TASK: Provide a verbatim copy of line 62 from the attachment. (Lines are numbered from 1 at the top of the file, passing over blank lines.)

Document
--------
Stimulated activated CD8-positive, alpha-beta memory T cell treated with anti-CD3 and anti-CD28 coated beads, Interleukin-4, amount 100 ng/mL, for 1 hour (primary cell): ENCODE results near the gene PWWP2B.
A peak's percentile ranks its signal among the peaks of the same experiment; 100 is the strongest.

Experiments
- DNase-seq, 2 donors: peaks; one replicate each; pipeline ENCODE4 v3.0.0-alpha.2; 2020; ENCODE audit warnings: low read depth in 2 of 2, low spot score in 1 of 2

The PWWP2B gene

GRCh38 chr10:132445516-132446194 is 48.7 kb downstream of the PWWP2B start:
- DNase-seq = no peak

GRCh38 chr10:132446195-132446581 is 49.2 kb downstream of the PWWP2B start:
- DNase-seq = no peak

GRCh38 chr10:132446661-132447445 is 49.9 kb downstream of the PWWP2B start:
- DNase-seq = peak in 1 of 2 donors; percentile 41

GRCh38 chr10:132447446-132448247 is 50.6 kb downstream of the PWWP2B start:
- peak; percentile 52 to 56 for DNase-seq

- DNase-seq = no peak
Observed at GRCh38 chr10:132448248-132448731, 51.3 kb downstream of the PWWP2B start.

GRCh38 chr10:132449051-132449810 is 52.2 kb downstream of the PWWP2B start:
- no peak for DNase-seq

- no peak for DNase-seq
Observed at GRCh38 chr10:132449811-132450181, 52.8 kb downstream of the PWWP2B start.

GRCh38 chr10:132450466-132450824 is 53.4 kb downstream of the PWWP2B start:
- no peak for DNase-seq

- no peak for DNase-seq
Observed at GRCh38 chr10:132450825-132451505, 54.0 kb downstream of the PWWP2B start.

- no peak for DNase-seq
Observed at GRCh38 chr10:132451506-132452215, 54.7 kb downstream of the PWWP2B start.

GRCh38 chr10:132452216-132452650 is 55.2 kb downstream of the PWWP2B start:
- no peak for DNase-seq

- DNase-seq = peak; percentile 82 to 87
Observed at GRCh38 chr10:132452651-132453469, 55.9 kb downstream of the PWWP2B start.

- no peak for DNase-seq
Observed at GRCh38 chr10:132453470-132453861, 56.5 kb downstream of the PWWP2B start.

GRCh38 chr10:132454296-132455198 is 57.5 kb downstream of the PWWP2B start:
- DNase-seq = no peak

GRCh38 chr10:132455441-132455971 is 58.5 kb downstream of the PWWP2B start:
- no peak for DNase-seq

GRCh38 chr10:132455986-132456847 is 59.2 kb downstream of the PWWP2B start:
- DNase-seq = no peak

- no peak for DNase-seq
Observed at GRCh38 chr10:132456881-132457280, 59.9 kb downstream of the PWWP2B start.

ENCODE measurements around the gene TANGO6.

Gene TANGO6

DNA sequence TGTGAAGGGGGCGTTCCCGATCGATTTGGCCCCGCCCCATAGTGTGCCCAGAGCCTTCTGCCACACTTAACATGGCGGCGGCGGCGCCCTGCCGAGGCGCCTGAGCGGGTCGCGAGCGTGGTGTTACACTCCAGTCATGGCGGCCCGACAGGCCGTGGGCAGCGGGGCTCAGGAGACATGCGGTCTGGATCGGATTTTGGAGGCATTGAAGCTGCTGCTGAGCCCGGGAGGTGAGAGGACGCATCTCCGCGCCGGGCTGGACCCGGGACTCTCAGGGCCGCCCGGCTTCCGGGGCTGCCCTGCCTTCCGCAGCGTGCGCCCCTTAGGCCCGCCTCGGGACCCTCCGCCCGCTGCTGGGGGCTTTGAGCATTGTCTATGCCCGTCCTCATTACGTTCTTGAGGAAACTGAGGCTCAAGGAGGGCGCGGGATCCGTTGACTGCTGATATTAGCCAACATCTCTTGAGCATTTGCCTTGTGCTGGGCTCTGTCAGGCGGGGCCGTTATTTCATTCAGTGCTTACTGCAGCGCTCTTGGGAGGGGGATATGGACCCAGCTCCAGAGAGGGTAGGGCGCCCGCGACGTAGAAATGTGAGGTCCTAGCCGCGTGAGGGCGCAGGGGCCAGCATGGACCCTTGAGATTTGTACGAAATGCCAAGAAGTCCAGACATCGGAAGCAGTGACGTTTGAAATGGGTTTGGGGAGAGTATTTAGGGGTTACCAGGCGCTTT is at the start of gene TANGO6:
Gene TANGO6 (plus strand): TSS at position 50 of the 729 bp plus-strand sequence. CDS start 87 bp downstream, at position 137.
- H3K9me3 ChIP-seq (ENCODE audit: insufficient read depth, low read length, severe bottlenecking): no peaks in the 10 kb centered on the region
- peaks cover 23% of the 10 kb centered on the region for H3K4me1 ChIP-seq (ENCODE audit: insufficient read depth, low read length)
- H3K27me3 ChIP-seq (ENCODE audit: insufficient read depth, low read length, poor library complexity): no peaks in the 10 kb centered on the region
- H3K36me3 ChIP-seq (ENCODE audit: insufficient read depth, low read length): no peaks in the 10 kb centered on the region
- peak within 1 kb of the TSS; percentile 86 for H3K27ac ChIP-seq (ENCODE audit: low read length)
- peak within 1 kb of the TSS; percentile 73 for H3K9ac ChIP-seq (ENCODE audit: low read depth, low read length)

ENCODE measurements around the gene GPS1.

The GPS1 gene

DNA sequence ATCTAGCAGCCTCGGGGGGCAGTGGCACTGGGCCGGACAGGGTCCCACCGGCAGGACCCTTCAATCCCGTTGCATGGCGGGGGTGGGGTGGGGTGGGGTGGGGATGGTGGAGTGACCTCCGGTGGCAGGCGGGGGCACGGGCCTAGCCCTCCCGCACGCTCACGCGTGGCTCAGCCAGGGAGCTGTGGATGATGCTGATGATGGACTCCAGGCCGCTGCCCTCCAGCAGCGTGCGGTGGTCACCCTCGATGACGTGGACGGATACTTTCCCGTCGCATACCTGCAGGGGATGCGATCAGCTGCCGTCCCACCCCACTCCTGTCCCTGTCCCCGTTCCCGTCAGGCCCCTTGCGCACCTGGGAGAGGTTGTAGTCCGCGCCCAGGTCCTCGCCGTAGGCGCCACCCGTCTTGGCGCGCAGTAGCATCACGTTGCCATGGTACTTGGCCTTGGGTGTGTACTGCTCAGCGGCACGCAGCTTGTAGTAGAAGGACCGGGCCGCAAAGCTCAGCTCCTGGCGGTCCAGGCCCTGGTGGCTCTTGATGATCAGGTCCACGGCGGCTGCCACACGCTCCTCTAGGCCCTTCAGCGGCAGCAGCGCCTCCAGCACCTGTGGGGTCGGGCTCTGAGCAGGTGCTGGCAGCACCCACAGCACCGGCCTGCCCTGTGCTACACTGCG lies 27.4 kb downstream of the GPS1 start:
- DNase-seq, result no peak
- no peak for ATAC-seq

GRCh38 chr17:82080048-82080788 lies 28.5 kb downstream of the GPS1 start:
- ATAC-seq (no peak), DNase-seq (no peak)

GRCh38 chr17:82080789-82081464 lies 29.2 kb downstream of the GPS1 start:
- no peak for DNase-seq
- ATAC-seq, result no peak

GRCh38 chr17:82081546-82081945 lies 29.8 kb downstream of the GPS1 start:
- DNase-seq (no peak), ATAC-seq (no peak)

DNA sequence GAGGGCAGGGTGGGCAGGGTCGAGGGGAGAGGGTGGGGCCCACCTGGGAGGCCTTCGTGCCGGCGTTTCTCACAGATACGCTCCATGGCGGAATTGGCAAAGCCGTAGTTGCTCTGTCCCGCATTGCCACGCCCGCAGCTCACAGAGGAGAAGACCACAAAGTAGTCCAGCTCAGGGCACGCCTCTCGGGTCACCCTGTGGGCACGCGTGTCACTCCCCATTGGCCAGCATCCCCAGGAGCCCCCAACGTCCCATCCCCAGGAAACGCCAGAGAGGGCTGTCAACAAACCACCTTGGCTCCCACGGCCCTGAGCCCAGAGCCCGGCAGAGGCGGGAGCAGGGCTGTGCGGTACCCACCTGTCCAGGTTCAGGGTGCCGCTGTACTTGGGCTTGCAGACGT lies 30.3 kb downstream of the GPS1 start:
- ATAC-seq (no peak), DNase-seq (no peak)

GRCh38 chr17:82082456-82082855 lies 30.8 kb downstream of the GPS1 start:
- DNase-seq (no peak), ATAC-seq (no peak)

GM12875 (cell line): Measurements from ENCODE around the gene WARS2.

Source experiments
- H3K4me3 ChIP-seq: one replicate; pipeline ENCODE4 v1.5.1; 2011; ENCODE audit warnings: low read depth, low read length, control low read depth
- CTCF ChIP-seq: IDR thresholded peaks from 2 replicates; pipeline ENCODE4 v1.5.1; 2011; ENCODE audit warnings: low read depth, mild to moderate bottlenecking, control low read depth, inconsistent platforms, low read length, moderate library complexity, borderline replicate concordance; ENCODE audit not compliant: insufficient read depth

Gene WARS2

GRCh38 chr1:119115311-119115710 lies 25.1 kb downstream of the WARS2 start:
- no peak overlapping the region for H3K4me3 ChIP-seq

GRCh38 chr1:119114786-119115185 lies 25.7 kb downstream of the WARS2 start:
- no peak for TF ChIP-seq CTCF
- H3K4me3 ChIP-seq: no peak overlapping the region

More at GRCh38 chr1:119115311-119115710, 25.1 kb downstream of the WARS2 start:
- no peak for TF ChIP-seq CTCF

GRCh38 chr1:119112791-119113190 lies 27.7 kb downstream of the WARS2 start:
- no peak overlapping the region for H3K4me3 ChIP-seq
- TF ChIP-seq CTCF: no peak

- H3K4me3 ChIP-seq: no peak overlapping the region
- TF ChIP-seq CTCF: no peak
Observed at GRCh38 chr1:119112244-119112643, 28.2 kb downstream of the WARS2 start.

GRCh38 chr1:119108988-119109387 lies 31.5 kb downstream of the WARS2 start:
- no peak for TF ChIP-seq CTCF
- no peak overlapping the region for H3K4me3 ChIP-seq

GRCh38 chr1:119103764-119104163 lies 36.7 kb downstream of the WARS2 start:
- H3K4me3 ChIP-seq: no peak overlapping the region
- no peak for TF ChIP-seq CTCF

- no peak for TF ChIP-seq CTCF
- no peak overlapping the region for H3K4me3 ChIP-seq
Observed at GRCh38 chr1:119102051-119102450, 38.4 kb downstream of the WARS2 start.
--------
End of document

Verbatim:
DNA sequence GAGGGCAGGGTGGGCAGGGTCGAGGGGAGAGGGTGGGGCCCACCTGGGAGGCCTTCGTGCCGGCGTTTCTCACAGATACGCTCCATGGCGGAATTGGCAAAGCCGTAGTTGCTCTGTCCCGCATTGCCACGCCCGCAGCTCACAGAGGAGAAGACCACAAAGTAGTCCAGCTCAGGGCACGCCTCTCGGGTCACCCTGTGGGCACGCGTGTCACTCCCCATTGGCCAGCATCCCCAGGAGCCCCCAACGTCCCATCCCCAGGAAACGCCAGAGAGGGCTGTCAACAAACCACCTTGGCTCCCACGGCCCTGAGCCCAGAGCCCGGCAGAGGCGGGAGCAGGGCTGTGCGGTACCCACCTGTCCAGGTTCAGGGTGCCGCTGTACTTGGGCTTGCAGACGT lies 30.3 kb downstream of the GPS1 start: